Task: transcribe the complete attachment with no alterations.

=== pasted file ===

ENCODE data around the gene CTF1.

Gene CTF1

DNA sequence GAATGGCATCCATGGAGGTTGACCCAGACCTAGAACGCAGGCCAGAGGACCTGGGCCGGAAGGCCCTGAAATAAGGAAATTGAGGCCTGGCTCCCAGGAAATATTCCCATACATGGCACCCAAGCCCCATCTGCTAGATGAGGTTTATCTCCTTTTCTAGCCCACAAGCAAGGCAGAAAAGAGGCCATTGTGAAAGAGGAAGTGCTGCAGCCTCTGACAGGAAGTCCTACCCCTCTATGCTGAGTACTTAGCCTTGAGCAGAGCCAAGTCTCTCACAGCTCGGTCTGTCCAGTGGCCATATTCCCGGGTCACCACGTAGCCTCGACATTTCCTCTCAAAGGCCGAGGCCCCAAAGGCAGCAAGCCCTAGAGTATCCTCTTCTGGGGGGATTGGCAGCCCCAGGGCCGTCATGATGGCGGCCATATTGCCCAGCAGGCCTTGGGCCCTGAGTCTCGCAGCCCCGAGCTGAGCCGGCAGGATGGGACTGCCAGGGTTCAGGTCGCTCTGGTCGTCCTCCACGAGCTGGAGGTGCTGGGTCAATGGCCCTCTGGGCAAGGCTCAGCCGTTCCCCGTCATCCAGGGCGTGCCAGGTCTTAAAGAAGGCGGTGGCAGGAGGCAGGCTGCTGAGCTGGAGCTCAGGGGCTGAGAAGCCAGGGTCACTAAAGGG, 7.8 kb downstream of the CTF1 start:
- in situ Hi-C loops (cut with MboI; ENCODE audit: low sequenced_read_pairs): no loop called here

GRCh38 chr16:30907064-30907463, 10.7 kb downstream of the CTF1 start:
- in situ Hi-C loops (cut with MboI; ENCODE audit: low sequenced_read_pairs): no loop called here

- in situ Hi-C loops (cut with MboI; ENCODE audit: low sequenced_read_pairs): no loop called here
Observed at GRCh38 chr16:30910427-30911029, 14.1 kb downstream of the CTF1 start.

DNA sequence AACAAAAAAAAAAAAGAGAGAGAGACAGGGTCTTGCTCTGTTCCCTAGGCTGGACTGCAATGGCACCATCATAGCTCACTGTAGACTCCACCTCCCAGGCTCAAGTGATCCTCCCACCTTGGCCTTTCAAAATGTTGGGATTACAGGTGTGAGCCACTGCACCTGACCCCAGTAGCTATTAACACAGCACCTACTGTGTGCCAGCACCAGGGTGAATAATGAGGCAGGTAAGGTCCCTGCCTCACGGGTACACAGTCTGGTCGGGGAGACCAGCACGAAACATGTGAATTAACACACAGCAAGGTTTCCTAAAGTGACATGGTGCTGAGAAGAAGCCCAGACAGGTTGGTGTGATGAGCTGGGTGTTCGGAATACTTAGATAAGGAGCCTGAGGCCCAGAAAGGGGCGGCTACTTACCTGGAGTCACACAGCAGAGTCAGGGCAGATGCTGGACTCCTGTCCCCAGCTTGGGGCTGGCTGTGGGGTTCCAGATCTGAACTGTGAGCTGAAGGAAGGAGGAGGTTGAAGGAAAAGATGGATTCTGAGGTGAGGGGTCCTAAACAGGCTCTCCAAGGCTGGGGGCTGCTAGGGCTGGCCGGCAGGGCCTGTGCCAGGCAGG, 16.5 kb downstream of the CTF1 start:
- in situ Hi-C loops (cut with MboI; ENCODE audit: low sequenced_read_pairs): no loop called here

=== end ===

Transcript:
ENCODE data around the gene CTF1.

Gene CTF1

DNA sequence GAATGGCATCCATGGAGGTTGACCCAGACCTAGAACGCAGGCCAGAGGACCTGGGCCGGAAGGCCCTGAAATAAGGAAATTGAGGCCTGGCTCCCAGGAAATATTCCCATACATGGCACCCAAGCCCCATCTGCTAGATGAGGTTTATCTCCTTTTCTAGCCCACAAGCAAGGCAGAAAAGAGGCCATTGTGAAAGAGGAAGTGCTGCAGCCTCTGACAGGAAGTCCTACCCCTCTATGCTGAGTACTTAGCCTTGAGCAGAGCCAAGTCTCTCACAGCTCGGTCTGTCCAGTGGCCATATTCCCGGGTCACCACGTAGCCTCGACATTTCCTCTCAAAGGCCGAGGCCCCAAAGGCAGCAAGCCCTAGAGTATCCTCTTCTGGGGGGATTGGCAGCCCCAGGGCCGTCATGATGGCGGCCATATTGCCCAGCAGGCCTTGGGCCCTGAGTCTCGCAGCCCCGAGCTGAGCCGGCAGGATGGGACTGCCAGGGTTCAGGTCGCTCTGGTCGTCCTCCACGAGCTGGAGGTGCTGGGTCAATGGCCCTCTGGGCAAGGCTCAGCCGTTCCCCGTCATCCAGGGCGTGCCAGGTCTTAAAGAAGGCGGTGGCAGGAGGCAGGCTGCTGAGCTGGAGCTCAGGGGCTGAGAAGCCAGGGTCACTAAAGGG, 7.8 kb downstream of the CTF1 start:
- in situ Hi-C loops (cut with MboI; ENCODE audit: low sequenced_read_pairs): no loop called here

GRCh38 chr16:30907064-30907463, 10.7 kb downstream of the CTF1 start:
- in situ Hi-C loops (cut with MboI; ENCODE audit: low sequenced_read_pairs): no loop called here

- in situ Hi-C loops (cut with MboI; ENCODE audit: low sequenced_read_pairs): no loop called here
Observed at GRCh38 chr16:30910427-30911029, 14.1 kb downstream of the CTF1 start.

DNA sequence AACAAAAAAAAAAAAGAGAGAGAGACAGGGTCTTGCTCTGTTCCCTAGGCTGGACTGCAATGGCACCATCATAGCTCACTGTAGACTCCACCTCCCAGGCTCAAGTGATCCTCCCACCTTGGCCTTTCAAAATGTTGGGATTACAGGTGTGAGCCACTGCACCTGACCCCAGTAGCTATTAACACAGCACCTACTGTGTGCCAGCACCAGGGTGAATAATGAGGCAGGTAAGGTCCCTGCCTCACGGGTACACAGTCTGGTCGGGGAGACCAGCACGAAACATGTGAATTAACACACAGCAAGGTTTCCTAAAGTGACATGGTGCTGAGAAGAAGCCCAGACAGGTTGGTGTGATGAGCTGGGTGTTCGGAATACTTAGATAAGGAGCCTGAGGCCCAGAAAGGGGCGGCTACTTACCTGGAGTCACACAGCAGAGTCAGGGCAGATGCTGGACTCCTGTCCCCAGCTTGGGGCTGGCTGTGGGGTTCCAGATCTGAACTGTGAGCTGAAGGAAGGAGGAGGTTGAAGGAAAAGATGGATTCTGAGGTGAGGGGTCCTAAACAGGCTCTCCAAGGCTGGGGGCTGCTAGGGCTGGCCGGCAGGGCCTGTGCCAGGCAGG, 16.5 kb downstream of the CTF1 start:
- in situ Hi-C loops (cut with MboI; ENCODE audit: low sequenced_read_pairs): no loop called here